Kidnapping Exam

Topics: Criminal law, Kidnapping, Crime Pages: 14 (5481 words) Published: June 5, 2013
Kidnapping By Will Hutchison 9N
Definition & Identification
Kidnapping: Is an area of criminal law, and is the action or crime of forcefully taking away and holding somebody prisoner, usually for ransom. This must be proven by the prosecutor. The law for kidnapping in Victoria

Crimes Act 1958 - SECT 63A
63A. Kidnapping
Whosoever leads takes or entices away or detains any person with intent to demand from that person or any other person any payment by way of ransom for the return or release of that person or with intent to gain for himself or any other person any advantage (however arising) from the detention of that person shall, whether or not any demand or threat is in fact made, be guilty of an indictable offence and liable to level 2 imprisonment. Definition of a Criminal Law

Criminal Law is an area of law concerned with behaviour that is against an existing law and is harmful to society and, therefore, requires the imposition of a sanction. Elements of a criminal law

Actus Reus (the act of committing a crime), mens rea (Guilty mind), causation (the act of causing something), concurrence (where Actus Reus and Mens Rea occur at the same time) Age of criminal responsibility

Under Victorian law, a child under 10 years of age cannot be charged with having committed a criminal offence. It is assumed that a child under 10 years of age does not understand the consequences of their actions. Between the ages of 10 and 14, the law assumes a child is mentally incapable of committing a crime, but they can be charged with if the prosecution can prove that the child intended to commit the act and did so with ‘mischievous discretion’. This means that the child knew that the act was seriously wrong, more than just naughty. Children over the age of 14 can be charged in the same way adults are charged. Sources of Criminal Law

The legislation regarding Criminal law in Victoria is the Crimes Act 1958 (above). This act of parliament lists Indictable offences and their maximum penalties. An indictable offence is a serious criminal offence that allows the accused or defendant to be tried before a judge and jury. Some examples of an indictable offence include murder, rape, treason and theft. Less serious offences (summary offences), are specified in other legislation, such as the Summary Offences act 1966 (VIC), the road safety act 1986 and the racial and religious tolerance Act 2001. A summary offence is a minor criminal offence that can be heard in the Magistrates’ Court without a jury. Some examples of a summary offence include driving offences, common assault and shop theft. Strict liability crimes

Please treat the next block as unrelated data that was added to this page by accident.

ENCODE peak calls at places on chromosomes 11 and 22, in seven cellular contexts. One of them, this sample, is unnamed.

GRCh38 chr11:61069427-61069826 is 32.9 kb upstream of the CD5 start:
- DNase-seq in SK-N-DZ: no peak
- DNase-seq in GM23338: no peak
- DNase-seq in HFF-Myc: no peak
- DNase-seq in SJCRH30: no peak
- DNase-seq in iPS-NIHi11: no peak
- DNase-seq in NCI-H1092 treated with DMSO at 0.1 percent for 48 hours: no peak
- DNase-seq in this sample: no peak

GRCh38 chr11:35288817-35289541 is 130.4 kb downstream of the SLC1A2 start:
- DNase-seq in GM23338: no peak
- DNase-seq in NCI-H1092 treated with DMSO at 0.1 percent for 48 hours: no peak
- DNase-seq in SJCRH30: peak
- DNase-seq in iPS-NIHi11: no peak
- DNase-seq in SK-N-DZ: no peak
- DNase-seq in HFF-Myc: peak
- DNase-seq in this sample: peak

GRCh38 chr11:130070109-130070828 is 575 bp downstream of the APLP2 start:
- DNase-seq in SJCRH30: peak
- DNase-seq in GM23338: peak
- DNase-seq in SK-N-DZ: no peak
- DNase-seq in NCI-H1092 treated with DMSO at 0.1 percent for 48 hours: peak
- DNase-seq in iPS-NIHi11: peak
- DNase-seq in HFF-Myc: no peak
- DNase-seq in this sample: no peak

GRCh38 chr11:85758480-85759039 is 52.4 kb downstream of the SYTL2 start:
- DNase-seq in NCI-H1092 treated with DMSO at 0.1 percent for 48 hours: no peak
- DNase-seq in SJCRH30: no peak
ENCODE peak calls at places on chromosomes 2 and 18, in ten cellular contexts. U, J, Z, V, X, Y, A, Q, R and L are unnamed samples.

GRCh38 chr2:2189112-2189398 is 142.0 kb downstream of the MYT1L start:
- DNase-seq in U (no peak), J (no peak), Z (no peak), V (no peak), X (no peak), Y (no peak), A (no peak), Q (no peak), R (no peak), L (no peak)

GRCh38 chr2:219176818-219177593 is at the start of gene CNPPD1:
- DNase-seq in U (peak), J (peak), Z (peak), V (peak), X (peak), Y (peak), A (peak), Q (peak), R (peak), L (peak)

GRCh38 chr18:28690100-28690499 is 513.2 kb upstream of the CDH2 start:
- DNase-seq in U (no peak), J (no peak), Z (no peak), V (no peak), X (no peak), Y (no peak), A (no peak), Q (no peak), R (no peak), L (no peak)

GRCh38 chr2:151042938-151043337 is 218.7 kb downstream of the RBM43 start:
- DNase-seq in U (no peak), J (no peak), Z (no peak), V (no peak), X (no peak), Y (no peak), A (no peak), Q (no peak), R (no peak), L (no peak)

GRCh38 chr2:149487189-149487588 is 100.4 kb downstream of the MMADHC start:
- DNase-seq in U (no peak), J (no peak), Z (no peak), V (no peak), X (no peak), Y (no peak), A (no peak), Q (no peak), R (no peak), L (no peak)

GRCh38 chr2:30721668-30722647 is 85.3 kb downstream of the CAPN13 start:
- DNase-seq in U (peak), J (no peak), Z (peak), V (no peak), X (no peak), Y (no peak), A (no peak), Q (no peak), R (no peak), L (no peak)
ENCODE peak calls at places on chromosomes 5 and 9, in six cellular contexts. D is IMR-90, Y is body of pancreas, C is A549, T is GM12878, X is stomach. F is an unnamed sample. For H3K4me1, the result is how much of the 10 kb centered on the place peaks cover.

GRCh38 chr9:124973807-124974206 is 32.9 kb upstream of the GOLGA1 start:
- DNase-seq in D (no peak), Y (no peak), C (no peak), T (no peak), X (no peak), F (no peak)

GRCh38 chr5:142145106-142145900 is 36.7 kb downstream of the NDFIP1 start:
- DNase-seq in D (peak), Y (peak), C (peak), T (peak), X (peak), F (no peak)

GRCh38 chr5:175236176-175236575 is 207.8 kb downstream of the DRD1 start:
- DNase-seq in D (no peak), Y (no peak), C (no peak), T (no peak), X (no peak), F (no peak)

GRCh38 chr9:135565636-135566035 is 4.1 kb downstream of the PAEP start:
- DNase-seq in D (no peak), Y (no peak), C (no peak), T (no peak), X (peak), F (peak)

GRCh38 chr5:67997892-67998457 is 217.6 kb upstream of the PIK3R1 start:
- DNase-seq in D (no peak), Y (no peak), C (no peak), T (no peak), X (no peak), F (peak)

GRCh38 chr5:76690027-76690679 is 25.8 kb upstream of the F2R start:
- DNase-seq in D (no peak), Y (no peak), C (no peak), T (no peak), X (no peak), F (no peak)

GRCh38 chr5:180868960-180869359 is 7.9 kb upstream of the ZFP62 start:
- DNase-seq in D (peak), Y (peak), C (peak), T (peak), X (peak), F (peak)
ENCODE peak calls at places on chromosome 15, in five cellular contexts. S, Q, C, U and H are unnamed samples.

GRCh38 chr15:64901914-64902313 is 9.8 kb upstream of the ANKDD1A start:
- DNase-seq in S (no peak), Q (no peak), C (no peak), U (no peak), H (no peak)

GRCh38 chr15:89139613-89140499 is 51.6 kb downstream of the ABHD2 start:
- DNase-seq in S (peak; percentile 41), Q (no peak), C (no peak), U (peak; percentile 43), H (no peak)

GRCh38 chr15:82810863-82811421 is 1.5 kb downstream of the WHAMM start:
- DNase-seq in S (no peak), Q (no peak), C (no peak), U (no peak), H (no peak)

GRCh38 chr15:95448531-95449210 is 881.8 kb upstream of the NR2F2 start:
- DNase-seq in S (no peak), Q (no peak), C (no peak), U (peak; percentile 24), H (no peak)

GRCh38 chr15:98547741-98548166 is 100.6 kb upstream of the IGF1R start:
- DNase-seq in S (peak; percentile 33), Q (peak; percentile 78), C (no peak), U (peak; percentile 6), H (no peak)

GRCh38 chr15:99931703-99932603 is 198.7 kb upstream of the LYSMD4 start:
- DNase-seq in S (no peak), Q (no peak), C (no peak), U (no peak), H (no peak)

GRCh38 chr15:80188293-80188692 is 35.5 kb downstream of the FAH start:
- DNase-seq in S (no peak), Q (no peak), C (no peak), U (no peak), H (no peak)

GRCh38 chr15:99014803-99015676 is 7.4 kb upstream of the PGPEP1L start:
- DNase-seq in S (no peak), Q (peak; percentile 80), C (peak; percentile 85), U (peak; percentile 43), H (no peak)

Some crimes do not require the prosecution to prove mens rea, all that needs to be shown is Actus Reus. These crimes are called strict liability crimes. Strict liability refers to a crime that does not require the crown to prove that the defendant intended to commit an offence; for example, a traffic offence. Presumption of innocence

The presumption of innocence means that a person in assumed innocent until proven guilty. This applies in all common law systems that adopted the British legal system Burden of Proof
The burden of proof refers to who has to prove the case. In our legal system the burden of proof lies with the prosecution which is sometimes referred to as the crown. The crown refers to the state, which is acting on behalf of the queen, in bringing criminal charges against those who have committed crimes. The defendant does not have to prove anything. It is up to the prosecution to establish a case against the defendant. Standard of Proof

The standard of proof required to establish that the defendant is guilty in a criminal trial is beyond reasonable doubt. If it is clear that there is reasonable doubt that the defendant may not have committed the crime, they must be set free. Just because the verdict decides that the person is ‘not guilty’ does not necessarily mean that they are innocent. It means that the...
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